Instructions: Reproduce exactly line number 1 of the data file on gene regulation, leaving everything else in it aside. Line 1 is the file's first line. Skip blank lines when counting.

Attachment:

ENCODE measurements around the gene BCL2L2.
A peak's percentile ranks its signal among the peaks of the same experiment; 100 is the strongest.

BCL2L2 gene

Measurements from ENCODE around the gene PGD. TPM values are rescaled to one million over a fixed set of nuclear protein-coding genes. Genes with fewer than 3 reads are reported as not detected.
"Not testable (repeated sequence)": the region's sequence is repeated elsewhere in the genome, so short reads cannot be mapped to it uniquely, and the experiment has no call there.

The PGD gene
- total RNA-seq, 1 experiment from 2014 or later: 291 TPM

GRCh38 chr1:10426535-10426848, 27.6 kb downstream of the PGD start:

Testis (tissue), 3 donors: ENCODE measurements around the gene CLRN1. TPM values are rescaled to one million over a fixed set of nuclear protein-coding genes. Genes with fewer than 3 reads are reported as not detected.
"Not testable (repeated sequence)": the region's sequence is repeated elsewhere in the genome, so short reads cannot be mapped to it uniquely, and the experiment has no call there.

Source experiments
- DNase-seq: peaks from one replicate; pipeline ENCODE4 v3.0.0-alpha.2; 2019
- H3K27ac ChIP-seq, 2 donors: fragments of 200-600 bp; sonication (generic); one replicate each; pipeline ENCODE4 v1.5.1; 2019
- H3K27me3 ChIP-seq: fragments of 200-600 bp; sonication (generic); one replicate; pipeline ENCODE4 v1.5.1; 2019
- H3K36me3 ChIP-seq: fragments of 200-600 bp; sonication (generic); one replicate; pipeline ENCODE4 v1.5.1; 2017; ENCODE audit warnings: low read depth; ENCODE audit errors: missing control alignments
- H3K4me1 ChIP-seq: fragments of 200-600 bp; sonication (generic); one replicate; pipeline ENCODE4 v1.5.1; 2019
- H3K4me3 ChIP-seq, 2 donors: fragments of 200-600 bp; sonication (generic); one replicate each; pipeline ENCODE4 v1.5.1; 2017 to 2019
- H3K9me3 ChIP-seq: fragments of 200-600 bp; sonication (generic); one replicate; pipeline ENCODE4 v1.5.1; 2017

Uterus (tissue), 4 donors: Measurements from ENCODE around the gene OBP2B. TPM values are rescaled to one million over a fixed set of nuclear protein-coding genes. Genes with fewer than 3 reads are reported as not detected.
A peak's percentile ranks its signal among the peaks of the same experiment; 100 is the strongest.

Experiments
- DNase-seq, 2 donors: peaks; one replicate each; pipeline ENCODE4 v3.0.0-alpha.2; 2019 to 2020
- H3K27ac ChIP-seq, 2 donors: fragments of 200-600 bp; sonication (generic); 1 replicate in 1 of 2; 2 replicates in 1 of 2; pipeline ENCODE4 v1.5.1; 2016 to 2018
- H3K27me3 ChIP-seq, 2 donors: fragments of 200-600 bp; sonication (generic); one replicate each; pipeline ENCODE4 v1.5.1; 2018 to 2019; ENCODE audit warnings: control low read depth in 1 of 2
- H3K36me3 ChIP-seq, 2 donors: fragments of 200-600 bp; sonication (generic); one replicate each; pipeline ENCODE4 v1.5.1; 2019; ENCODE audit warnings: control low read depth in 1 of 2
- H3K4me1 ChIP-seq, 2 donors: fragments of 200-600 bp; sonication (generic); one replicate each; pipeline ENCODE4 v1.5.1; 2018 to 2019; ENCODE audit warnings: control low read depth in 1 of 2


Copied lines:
ENCODE measurements around the gene BCL2L2.